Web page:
A few weeks ago I had a very interesting conversation with a man who works with a visiting hospice agency in San Francisco. Although this was the first time we met, I found out that he’s been visiting with my Dad once a week for the past 6 months. During the course of our conversation, he mentioned that he was a “Chaplain.” When I asked where he had received his ordination, he replied that he had been ordained by “The Fellowship of Isis.” (Yes–there actually is a “Fellowship of Isis”–and no, Linda Carter, A.K.A. “Wonder Woman,” isn’t a member.) 🙂
While most people may not be familiar with this relatively small group of people, I most certainly was. It was during the 1993 “Parliament of World Religions” (the Centennial celebration of the 1893 Colombian Exposition/World’s Fair in Chicago) that I had the opportunity to meet the Co-founder and “Grand Matriarch” of “The Fellowship,” affectionately known as “Lady Olivia.”
We spent a few hours together discussing the origin of “The Fellowship,” as well as their beliefs and practices. Along with Lady Olivia and myself, there was a select group within the Fellowship who contributed to the conversation, which became an informal interview that was recorded for a local call-in Talk-Radio show. Having shared this information with the aforementioned chaplain, he was pleasantly surprised that I was familiar with his particular affiliation; then he asked me where I live. I told him I live in the town of Woodstock, Illinois, and asked if he had seen the movie “Groundhog Day.” He immediately responded by quoting lines from the movie, which he said was one of his favorites. (For those who have never seen the movie, or for those of you who have, the movie was filmed in Woodstock, Illinois; not in Punxsutawney, PA, as the movie would have you believe.) Anyway, all this led into a very lively conversation about various religions, world-views and beliefs. The majority of our discussion was focused on the topic of Reincarnation, which I had recently addressed in a somewhat lengthy response to a comment I received from an old friend on Facebook. I re-read what I had written, and started thinking about the differences between the theme of the movie “Groundhog Day” and the Hindu doctrine of “Reincarnation.”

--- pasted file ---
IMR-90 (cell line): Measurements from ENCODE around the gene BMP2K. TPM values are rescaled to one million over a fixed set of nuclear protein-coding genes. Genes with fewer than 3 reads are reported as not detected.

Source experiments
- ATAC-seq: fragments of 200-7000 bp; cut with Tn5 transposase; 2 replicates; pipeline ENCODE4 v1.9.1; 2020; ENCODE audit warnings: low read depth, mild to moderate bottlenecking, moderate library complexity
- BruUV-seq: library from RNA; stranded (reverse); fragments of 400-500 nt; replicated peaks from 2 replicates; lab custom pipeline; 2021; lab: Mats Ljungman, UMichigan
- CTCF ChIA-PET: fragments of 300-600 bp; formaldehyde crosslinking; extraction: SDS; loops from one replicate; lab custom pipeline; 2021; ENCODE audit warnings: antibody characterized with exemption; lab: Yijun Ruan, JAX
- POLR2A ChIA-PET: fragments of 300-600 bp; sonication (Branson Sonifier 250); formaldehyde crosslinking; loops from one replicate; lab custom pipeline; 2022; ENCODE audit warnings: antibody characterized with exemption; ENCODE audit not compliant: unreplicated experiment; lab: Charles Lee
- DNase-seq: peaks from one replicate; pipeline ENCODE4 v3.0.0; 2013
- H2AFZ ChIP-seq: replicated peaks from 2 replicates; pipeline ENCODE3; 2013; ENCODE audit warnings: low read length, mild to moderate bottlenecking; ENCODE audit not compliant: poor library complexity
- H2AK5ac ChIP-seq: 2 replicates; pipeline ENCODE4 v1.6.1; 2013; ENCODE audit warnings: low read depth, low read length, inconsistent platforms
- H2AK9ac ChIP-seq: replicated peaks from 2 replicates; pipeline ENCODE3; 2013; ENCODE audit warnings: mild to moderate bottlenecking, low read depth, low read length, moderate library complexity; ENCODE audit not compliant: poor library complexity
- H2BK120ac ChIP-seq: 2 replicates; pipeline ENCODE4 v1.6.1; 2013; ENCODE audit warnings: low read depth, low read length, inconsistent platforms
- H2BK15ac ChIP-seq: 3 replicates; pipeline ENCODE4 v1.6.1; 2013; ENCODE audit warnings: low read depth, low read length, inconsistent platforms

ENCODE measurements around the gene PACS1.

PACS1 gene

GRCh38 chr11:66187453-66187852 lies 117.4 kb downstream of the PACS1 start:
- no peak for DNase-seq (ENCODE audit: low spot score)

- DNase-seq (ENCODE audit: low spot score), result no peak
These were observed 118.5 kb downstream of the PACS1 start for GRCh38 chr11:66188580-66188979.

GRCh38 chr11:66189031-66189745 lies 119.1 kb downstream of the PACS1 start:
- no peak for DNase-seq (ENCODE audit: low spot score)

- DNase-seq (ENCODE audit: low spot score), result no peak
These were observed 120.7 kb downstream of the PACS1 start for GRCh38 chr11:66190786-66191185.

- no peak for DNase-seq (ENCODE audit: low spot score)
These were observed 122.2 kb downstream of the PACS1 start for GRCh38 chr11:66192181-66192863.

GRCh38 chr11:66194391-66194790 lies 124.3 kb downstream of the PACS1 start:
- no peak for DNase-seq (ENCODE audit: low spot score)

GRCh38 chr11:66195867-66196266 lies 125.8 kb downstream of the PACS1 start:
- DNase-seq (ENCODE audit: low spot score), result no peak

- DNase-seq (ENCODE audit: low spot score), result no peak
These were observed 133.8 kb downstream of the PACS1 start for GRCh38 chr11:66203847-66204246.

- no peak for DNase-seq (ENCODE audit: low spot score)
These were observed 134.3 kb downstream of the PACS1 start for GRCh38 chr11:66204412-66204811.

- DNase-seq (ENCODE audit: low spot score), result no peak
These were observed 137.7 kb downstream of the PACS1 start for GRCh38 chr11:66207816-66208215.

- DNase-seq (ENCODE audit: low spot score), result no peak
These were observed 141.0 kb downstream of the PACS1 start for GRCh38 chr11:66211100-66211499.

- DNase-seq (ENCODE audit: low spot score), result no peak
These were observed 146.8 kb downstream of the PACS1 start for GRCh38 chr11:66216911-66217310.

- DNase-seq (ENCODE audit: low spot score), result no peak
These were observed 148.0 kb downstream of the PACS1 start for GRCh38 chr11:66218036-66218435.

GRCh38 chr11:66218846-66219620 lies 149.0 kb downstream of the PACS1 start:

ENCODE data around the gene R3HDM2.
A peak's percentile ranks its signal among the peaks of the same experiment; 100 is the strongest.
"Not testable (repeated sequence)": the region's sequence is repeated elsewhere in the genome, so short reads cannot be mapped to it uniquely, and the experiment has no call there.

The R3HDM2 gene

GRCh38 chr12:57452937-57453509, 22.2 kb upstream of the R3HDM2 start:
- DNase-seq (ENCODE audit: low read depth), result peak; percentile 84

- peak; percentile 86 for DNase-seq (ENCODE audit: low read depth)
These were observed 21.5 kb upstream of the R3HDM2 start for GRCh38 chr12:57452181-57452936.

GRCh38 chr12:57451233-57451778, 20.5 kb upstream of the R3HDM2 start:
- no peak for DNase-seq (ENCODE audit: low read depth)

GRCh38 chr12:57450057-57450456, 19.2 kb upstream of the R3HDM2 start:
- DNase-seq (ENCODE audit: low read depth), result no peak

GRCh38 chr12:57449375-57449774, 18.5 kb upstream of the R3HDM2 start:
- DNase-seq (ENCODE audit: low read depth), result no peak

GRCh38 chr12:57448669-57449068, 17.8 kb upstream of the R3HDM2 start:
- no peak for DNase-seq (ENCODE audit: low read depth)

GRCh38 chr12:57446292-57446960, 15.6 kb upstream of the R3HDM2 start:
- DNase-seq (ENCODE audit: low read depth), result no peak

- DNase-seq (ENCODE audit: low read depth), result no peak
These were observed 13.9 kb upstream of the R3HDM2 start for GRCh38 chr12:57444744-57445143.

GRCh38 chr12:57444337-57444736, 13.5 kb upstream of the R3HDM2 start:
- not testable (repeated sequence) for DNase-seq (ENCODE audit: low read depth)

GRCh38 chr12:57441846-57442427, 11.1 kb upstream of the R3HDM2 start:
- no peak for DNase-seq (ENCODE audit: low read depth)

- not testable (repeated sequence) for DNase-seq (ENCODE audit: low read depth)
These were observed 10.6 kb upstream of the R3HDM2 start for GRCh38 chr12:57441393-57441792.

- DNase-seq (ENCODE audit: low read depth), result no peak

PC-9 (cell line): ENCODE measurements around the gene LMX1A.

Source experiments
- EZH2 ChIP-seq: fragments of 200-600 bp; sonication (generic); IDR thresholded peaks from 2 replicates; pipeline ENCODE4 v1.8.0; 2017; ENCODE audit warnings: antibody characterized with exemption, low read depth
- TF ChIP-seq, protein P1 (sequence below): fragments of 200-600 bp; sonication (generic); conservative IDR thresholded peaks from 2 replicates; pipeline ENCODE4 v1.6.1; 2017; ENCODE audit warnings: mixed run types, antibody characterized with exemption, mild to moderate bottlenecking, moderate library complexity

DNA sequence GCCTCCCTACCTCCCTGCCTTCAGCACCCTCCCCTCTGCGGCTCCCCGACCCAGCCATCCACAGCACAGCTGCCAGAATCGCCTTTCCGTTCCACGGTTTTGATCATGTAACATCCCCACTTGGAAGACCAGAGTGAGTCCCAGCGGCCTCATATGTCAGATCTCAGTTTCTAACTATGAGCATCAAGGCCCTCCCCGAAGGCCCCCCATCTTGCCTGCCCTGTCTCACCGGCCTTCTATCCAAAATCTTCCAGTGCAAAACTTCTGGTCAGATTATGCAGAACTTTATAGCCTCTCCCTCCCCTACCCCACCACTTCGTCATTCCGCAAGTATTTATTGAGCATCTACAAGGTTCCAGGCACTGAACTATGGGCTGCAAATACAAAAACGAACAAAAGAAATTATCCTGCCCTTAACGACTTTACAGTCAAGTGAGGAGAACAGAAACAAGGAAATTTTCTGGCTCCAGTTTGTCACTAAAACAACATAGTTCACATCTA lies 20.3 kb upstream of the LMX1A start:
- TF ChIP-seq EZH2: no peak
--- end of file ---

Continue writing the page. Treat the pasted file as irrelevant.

The following is a slightly modified version of what I had previously written. Perhaps some of you have never considered the questions I address here. If anyone would like to comment on my observations, please feel free to do so.
Simply stated, if someone professes to be an Atheist/Evolutionist, it would be disingenuous to simultaneously claim to believe in the Biblical account of Creation. You can believe in one or the other, but not both. To do so would be intellectual suicide. A few examples are worth considering.